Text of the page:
Such Anxious Hours includes the voices of eight Wisconsin women during the Civil War. The first two women I would like to feature were both twenty-one when the war began and both lived in Madison Wisconsin. Although they only lived three-quarters of a mile away from one another, they did not mention each other in their writings. However, they occasionally mentioned attending the same events. When you read Such Anxious Hours, I hope you enjoy imagining both of these young women as they experienced the activities of Madison, Wisconsin in 1861-1865.
Emily Quiner, the daughter of a state official, was a school teacher and university student who sought to contribute to the war effort from the day that Fort Sumter was overtaken by Confederate forces. Although she participated in sewing shirts for the soldiers, preparing medical supplies, and organizing fund-raising events, she longed to make a larger contribution to the Union cause. In the summer of 1863, she found fulfillment when she was able to make a direct contribution to the care of Union soldiers. When her dream to contribute to the cause was cut short she found a new role, little acknowledged until now, which continues to serve as the major source for historians studying Wisconsin’s role in the Civil War.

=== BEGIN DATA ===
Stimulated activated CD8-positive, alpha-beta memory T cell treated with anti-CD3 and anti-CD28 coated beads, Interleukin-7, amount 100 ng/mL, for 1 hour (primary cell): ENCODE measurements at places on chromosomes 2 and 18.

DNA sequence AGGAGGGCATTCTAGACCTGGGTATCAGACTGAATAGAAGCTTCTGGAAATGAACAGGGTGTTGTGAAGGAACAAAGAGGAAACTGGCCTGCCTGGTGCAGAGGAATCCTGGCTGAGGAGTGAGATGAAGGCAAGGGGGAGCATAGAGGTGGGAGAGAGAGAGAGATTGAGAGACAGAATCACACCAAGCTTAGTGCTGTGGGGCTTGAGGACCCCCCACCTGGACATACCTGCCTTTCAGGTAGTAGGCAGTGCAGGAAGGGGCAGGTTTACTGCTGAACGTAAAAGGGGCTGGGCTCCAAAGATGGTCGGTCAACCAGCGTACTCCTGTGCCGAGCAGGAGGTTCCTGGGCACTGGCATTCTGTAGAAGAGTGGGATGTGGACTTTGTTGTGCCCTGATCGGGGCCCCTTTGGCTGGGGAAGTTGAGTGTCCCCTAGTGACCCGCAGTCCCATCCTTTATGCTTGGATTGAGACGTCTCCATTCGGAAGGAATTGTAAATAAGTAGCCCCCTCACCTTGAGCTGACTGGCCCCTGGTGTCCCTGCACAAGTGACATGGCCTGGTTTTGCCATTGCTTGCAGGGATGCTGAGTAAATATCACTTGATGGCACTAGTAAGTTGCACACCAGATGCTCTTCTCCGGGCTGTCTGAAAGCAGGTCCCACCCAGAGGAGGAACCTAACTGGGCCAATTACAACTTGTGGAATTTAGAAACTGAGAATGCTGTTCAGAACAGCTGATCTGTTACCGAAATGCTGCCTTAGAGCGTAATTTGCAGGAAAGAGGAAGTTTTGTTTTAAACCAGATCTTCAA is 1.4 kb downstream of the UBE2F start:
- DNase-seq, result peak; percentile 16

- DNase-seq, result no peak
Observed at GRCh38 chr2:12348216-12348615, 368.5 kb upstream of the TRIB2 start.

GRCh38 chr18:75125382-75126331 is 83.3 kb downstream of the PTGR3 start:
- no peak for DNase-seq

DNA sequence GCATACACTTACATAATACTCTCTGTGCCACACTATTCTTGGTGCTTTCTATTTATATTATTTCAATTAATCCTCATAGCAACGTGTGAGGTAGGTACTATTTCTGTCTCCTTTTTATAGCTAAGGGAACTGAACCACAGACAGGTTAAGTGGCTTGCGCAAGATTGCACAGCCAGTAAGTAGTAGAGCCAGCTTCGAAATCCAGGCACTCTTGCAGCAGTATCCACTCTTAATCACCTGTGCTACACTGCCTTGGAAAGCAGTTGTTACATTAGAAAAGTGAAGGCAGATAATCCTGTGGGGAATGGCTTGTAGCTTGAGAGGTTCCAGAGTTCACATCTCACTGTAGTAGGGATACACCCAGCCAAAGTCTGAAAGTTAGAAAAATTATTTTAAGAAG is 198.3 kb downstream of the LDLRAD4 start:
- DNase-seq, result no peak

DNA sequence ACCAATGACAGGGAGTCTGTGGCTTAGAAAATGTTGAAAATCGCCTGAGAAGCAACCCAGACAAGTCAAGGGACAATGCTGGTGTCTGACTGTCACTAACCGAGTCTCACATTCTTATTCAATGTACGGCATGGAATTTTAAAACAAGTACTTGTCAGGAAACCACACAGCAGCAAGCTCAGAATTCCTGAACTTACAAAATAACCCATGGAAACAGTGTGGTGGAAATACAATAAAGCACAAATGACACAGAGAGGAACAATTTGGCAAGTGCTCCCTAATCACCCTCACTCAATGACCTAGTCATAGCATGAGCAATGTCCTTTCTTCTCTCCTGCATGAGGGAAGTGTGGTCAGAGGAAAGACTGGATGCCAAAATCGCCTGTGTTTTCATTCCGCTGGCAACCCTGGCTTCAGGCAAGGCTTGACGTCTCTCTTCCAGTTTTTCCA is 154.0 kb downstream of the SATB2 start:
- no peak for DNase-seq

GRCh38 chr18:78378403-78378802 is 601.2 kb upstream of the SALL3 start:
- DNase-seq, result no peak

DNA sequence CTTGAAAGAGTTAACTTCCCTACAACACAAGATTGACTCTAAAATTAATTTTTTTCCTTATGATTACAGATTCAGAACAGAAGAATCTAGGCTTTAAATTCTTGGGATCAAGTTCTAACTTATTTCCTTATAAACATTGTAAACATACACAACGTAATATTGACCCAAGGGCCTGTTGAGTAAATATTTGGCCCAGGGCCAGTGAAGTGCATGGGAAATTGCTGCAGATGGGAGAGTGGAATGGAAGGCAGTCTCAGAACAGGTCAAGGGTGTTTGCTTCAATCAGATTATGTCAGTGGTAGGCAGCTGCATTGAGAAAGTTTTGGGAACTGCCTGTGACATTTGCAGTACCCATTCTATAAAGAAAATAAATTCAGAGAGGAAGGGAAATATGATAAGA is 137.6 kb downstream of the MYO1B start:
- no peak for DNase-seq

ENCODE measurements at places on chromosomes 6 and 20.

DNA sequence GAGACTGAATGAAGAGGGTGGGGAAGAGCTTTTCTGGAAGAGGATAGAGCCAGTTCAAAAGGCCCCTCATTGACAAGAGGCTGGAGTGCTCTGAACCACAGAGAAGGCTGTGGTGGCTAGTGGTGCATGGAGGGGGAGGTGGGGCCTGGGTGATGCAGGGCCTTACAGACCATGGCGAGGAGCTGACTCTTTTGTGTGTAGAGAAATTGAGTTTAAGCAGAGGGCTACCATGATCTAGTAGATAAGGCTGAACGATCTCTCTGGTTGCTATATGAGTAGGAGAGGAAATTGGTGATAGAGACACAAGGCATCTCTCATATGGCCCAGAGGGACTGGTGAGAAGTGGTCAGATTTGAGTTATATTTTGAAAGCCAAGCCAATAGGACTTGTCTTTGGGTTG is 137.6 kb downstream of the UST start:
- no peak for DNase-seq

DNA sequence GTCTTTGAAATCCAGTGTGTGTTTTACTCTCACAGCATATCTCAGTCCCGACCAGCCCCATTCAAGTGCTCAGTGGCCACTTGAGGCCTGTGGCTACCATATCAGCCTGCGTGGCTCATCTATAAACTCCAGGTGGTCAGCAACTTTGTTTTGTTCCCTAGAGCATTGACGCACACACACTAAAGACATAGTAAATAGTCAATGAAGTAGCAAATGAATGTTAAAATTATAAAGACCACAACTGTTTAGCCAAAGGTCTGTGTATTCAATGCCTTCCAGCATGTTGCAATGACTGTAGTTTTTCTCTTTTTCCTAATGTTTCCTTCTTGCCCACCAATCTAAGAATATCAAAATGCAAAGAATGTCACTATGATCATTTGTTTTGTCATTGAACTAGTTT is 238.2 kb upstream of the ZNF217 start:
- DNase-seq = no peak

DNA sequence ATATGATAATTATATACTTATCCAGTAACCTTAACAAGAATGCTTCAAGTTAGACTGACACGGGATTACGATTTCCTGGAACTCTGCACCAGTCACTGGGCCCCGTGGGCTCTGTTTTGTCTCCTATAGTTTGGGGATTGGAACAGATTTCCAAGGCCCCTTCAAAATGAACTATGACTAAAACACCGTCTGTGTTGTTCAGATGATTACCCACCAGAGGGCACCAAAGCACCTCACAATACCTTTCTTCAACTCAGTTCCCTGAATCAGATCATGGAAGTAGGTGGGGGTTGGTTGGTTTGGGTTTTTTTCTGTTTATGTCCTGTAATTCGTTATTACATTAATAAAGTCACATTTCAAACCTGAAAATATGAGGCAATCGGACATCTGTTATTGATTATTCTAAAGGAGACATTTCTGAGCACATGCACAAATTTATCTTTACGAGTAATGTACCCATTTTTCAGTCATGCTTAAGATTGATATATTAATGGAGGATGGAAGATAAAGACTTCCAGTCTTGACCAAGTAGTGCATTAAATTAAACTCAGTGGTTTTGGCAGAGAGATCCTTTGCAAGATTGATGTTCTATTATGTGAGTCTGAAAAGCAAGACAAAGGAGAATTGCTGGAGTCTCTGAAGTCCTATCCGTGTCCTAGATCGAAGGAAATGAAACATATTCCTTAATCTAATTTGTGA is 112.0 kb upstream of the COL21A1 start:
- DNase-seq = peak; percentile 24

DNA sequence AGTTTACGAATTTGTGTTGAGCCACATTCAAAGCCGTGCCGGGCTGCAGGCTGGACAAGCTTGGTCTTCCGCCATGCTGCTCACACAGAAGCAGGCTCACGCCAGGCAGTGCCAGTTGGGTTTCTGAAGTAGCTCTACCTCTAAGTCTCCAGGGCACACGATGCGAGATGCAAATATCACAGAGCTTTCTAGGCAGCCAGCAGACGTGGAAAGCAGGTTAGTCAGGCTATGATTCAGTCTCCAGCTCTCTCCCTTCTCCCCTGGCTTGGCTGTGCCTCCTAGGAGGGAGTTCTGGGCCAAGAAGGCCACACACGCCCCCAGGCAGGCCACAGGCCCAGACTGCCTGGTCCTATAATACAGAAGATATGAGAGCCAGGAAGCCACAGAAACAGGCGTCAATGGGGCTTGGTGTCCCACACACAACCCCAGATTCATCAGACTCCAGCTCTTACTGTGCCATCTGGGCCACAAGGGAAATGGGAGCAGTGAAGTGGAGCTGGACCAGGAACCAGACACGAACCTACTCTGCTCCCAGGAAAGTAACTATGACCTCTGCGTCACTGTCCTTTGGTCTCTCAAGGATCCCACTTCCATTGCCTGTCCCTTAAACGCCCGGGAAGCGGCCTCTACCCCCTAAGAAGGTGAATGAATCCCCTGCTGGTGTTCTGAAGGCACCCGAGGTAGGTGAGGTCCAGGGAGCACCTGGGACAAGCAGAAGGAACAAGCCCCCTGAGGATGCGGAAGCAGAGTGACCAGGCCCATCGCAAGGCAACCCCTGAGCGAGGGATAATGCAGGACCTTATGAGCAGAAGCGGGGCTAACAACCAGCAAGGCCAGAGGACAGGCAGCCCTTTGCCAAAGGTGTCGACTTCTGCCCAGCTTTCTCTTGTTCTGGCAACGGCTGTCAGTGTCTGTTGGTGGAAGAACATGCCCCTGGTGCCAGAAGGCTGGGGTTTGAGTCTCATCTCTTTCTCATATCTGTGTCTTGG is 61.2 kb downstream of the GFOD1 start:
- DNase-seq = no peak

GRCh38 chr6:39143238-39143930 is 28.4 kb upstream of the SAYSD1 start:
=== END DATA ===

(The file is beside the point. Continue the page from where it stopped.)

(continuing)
Annie Cox, was the step-daughter of an itinerant carpenter. Although she was also teaching school when the war began her parents urged her to quit so her time could be spent tending house for others. An aspiring artist, Annie’s archives at the Newbery Library in Chicago include a beautiful sketch of the Lake Mendota shore. Annie was also a passionate, articulate advocate for abolition and the Union cause who argued her case in frequent letters to her friend, Gideon Winans Allen, a leader of the Copperhead movement at the University of Michigan Law School.